[ASA-201712-11] lib32-openssl-1.0: multiple issues
Jelle van der Waa
jelle at archlinux.org
Sun Dec 17 21:09:03 UTC 2017
Arch Linux Security Advisory ASA-201712-11
Date : 2017-12-17
CVE-ID : CVE-2017-3735 CVE-2017-3736 CVE-2017-3737 CVE-2017-3738
Package : lib32-openssl-1.0
Type : multiple issues
Remote : Yes
Link : https://security.archlinux.org/AVG-480
The package lib32-openssl-1.0 before version 1.0.2.n-1 is vulnerable to
multiple issues including information disclosure, private key recovery
and denial of service.
Upgrade to 1.0.2.n-1.
# pacman -Syu "lib32-openssl-1.0>=1.0.2.n-1"
The problems have been fixed upstream in version 1.0.2.n.
- CVE-2017-3735 (denial of service)
A security issue has been found in OpenSSL < 1.1.0g. If an X.509
certificate has a malformed IPAddressFamily extension, OpenSSL could do
a one-byte buffer overread. The most likely result would be an
erroneous display of the certificate in text format.
- CVE-2017-3736 (information disclosure)
A carry propagation bug has been found in OpenSSL < 1.1.0g in the
x86_64 Montgomery squaring procedure. No EC algorithms are affected.
Analysis suggests that attacks against RSA and DSA as a result of this
defect would be very difficult to perform and are not believed likely.
Attacks against DH are considered just feasible (although very
difficult) because most of the work necessary to deduce information
about a private key may be performed offline. The amount of resources
required for such an attack would be very significant and likely only
accessible to a limited number of attackers. An attacker would
additionally need online access to an unpatched system using the target
private key in a scenario with persistent DH parameters and a private
key that is shared between multiple clients.
This only affects processors that support the BMI1, BMI2 and ADX
extensions like Intel Broadwell (5th generation) and later or AMD
- CVE-2017-3737 (information disclosure)
OpenSSL 1.0.2 (starting from version 1.0.2b) introduced an "error
state" mechanism. The intent was that if a fatal error occurred during
a handshake then OpenSSL would move into the error state and would
immediately fail if you attempted to continue the handshake. This works
as designed for the explicit handshake functions (SSL_do_handshake(),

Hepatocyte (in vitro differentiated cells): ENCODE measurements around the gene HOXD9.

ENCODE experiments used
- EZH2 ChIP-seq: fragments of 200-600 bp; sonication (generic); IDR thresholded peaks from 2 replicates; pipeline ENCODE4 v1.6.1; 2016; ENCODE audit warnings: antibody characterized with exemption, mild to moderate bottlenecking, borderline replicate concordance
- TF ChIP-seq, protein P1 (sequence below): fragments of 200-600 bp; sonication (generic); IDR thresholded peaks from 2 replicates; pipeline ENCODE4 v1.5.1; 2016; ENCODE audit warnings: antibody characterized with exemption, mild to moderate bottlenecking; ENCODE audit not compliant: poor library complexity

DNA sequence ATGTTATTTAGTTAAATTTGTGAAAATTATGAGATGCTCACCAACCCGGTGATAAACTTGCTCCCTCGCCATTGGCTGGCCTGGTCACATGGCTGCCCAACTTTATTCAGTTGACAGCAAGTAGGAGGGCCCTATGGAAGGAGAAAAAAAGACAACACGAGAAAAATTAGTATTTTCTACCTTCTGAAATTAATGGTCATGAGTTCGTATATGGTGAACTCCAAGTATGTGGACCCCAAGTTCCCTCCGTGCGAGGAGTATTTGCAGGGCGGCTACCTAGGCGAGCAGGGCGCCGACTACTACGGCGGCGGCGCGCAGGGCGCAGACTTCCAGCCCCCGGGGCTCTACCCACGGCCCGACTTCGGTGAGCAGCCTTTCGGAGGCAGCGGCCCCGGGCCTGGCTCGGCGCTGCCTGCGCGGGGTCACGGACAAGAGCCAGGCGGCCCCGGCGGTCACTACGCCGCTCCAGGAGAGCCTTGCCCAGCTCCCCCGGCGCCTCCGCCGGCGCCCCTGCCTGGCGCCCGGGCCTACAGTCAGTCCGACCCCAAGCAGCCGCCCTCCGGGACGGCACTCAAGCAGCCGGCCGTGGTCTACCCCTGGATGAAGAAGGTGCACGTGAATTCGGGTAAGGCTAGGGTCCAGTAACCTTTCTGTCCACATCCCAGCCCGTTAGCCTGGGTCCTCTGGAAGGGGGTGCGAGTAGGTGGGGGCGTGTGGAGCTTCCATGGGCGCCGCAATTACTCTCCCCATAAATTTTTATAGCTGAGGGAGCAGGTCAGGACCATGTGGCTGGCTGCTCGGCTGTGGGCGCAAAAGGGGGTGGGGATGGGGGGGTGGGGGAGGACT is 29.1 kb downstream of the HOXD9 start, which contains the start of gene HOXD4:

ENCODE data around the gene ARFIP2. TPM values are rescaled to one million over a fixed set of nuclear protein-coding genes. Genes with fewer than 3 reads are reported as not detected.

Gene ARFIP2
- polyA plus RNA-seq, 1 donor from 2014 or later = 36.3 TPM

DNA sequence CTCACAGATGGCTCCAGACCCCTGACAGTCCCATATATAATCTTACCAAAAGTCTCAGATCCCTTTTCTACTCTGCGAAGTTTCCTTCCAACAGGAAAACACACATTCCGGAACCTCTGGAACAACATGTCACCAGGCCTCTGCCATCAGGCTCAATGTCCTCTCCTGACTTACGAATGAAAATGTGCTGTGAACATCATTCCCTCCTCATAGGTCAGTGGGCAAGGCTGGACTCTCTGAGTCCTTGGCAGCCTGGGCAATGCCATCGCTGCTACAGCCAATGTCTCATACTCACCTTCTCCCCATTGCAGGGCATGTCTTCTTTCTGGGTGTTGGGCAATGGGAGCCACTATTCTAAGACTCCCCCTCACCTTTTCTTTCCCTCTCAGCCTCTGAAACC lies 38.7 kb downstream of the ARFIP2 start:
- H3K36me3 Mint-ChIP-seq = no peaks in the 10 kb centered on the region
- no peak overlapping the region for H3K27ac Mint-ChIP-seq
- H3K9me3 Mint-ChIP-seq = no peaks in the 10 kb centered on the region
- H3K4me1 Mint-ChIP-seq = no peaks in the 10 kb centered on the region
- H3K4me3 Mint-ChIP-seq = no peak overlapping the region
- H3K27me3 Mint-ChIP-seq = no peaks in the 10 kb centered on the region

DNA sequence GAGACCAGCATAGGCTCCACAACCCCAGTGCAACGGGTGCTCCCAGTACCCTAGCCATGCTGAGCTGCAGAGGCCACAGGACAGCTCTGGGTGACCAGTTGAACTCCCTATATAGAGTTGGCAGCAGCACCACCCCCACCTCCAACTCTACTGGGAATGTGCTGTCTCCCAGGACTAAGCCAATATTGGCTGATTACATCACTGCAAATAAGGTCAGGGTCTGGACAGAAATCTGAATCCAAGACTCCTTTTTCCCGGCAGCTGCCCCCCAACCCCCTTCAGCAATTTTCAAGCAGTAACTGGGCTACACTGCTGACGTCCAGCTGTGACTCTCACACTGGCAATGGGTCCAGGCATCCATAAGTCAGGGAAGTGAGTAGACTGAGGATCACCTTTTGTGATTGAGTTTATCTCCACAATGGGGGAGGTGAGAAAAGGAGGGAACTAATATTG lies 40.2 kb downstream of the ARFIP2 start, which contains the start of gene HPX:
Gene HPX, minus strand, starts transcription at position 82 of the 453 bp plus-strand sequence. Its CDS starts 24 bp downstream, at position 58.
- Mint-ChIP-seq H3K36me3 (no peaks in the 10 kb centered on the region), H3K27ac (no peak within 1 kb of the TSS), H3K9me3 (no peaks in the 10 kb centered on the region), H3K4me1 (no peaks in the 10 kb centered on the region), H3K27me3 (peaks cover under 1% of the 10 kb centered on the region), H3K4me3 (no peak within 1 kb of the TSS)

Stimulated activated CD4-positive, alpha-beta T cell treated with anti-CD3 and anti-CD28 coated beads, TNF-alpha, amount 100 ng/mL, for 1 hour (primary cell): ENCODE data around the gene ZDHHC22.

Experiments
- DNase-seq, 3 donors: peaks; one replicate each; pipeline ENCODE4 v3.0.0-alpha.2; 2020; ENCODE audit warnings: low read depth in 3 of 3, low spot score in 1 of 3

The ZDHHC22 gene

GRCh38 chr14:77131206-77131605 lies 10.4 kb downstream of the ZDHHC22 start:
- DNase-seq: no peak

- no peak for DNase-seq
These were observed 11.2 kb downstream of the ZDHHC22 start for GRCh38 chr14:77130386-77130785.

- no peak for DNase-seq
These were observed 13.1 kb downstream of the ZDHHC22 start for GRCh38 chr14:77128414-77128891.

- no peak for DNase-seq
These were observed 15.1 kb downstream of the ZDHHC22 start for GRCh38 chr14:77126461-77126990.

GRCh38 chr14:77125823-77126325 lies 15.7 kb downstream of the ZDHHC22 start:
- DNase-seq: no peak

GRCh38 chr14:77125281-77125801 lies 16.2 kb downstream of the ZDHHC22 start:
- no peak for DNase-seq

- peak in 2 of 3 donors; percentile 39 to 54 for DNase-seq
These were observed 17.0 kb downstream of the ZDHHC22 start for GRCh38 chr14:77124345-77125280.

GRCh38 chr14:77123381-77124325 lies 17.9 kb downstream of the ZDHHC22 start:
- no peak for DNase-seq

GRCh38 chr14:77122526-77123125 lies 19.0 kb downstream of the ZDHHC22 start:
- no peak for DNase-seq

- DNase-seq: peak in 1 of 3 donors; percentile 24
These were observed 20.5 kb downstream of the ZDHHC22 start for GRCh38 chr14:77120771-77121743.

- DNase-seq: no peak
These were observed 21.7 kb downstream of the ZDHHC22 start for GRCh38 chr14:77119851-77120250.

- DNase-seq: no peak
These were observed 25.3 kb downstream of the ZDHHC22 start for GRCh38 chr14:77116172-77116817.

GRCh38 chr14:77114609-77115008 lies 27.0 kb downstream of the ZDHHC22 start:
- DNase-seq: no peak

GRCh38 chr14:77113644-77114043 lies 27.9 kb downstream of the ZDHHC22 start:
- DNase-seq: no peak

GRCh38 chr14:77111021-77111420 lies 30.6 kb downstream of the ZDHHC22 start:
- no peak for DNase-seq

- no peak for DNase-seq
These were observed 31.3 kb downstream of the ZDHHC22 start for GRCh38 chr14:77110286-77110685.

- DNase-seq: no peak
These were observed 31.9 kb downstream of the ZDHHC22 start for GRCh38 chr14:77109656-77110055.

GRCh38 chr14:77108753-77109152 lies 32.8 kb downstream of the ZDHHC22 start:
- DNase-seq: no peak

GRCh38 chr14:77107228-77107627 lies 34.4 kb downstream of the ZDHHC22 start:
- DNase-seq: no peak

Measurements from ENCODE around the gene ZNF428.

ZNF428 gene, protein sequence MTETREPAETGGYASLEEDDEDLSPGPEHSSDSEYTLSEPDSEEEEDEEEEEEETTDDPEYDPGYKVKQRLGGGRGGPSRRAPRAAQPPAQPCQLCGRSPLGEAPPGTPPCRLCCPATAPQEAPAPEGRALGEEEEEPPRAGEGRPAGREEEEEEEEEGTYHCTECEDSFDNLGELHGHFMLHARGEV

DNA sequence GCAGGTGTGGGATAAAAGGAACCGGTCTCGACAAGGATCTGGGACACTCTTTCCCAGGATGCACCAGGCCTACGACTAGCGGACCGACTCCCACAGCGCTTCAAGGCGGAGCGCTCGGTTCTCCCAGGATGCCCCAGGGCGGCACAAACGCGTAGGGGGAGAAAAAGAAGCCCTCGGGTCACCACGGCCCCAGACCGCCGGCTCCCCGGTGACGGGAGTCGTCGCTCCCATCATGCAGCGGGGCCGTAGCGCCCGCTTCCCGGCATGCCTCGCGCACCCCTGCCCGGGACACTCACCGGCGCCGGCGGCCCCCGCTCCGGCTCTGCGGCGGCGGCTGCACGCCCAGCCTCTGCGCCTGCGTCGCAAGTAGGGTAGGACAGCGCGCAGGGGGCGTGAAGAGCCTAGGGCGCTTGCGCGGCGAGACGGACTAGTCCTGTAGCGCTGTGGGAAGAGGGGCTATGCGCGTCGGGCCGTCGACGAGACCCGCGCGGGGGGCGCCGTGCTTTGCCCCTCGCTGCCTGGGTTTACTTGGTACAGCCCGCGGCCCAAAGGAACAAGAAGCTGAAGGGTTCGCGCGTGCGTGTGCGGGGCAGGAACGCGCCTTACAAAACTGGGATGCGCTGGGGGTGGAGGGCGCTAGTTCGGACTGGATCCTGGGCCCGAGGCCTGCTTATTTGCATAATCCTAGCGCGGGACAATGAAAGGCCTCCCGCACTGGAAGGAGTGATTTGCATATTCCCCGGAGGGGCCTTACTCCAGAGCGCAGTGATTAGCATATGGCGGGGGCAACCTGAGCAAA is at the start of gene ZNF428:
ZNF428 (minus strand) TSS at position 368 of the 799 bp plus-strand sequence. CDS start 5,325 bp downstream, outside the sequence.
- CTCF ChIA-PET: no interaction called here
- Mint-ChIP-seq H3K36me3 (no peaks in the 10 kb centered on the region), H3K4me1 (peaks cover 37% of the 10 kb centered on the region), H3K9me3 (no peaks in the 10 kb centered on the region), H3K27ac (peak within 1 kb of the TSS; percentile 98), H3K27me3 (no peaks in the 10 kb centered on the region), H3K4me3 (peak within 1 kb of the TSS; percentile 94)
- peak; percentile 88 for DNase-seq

SSL_accept() and SSL_connect()), however due to a bug it does not work
correctly if SSL_read() or SSL_write() is called directly. In that
scenario, if the handshake fails then a fatal error will be returned in
the initial function call. If SSL_read()/SSL_write() is subsequently
called by the application for the same SSL object then it will succeed
and the data is passed without being decrypted/encrypted directly from
the SSL/TLS record layer. In order to exploit this issue an application
bug would have to be present that resulted in a call to
SSL_read()/SSL_write() being issued after having already received a
- CVE-2017-3738 (private key recovery)
There is an overflow bug in the AVX2 Montgomery multiplication
procedure used in exponentiation with 1024-bit moduli. No EC algorithms
are affected. Analysis suggests that attacks against RSA and DSA as a
result of this defect would be very difficult to perform and are not
believed likely. Attacks against DH1024 are considered just feasible,
because most of the work necessary to deduce information about a
private key may be performed offline. The amount of resources required
for such an attack would be significant. However, for an attack on TLS
to be meaningful, the server would have to share the DH1024 private key
among multiple clients, which is no longer an option since
A remote attacker can cause a denial of service via a crafted X.509
certificate. Furthermore a remote attacker with online access to an
unpatched system on a vulnerable architecture can access sensitive
information like a private key.
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